FISH, C. J. A husband brought an action for divorce upon the ground of cruel treatment. At the appearance term the wife filed an application for temporary alimony, including expenses of litigation, and attorney’s fees. Upon the hearing at that term much evidence was submitted by both parties upon the merits of the action for divorce. The court granted an order allowing temporary alimony in a given sum from the date of the separation of the parties to the date of the hearing, and a monthly allowance at a stated rate from the date of the hearing “until the further order of this court,” and a stated amount for attorney’s fees, and for the costs of the hearing. Under this order temporary alimony was allowed from the date of the separation, and prior to the institution of the suit for divorce. The order was excepted [591]  to on the ground that the amounts allowed were excessive, and that the judge was not authorized to allow alimony for any time prior to the filing of the action for divorce, nor “until the further order of the court.” Held:

  1. In view of all the evidence submitted, it can not be held that the amounts allowed were excessive.
  2. In view of the decision in Wrightv. Wright, 117 Ga.867 (45 S.E. 250), HN1 the judge was empowered to allow temporary alimony from the date of separation to the filing of the action for divorce. In that case, as appears from the bill of exceptions on file in this court, one of the assignments of error was that “the court had no authority to grant alimony for any period preceding the date of the filing of the petition for alimony.” Another assignment was that “even if alimony in gross, or alimony for a period preceding the date of filing the petition therefor, can be legally allowed in this State, there appears in the plaintiff’s petition no prayer therefor.” No opinion was prepared in the case, but it was decided upon the following headnote: “It appearing that the husband and wife had separated in December, 1902, that the petition for alimony was filed in March, 1903, and that the hearing thereon was had in April, 1903, it was not error for the court, upon proper showing made, to order that the defendant pay to the plaintiff five dollars per month as alimony, ‘said payments to be made as follows: twenty-five dollars within thirty days from this date, and thence after, five dollars on the first day of each and every month.’ The provision for the payment of twenty-five dollars within thirty days from the date of the order was not an allowance of alimony in gross, but an order for the payment of alimony at a uniform rate from the date of the separation.” That decision was rendered by six Justices, and is binding authority upon this court. A request to review and overrule it has been made in the present case; but upon consideration thereof, six Justices of the court as now constituted not being in favor of overruling that decision, it must be adhered to.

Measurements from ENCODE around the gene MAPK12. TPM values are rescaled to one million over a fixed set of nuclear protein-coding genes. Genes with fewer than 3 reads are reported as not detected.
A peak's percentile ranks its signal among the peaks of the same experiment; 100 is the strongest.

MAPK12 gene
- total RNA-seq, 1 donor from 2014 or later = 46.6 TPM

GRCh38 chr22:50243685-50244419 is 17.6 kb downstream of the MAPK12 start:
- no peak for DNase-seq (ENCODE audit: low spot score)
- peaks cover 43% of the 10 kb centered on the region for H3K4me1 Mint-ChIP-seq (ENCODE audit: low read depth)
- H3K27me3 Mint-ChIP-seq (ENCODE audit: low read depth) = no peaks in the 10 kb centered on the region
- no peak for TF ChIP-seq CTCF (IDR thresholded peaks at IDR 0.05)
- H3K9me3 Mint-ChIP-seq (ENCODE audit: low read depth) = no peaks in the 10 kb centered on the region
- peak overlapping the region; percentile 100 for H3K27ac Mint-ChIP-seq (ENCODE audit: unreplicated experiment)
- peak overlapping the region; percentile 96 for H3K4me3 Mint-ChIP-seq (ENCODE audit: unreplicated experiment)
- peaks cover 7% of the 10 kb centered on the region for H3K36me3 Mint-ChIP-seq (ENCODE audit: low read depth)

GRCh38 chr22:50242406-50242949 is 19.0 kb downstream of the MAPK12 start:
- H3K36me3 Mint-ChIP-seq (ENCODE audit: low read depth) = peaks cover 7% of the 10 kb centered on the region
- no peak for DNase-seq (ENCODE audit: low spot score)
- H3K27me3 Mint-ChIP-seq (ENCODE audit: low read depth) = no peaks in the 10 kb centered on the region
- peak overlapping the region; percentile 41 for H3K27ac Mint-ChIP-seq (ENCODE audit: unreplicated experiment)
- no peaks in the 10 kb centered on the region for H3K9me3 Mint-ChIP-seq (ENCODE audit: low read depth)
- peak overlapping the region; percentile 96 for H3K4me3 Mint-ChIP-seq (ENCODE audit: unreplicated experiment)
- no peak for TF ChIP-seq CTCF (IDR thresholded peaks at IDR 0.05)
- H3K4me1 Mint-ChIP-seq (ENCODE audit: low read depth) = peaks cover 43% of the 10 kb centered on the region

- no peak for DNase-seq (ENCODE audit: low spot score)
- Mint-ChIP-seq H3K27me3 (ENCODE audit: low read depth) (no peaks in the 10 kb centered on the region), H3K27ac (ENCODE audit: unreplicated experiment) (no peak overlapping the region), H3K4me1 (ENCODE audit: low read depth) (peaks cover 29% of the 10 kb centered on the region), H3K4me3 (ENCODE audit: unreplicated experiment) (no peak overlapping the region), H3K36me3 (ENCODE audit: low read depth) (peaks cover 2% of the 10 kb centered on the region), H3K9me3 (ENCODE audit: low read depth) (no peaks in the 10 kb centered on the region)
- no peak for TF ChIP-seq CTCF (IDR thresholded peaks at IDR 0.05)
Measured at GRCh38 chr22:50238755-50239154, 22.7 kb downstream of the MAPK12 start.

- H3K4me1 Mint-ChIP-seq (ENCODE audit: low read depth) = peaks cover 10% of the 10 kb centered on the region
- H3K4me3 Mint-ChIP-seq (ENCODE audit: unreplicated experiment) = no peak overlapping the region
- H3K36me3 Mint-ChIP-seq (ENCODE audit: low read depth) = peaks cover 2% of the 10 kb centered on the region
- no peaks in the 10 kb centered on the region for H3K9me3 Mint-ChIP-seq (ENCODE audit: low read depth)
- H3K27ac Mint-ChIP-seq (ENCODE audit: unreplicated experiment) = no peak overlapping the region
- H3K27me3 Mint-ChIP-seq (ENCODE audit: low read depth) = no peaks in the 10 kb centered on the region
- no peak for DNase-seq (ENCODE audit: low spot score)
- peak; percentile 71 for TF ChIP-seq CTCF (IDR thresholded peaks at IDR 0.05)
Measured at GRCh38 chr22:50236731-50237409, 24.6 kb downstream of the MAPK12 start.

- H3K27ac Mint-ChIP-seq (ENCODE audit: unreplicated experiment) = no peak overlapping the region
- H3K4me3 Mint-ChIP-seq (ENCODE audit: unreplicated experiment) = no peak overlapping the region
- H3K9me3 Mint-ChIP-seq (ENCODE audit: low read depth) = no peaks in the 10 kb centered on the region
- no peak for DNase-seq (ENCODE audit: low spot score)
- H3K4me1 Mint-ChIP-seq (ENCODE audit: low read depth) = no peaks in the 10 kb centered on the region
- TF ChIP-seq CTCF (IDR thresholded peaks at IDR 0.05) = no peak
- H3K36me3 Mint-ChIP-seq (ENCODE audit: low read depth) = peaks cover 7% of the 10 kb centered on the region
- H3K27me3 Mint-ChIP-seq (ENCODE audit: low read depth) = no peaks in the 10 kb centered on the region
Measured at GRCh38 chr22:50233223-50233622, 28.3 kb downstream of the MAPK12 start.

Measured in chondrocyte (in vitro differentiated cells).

3. HN2The judge could not legally order the payment of temporary alimony beyond the termination of the action for divorce, and therefore should not have ordered its payment “until the further order of the court.” Doubtless the judge did not intend, in any event, to provide for the payment of alimony beyond the termination of the divorce suit, but had in mind the possible modification of his order pending the action. But, in order that the point may be clear, direction is given that the order be changed, so that it can not be construed as providing for the paymentof alimony beyond the termination of the action for divorce.

Judgment affirmed, with direction. All the Justices concur.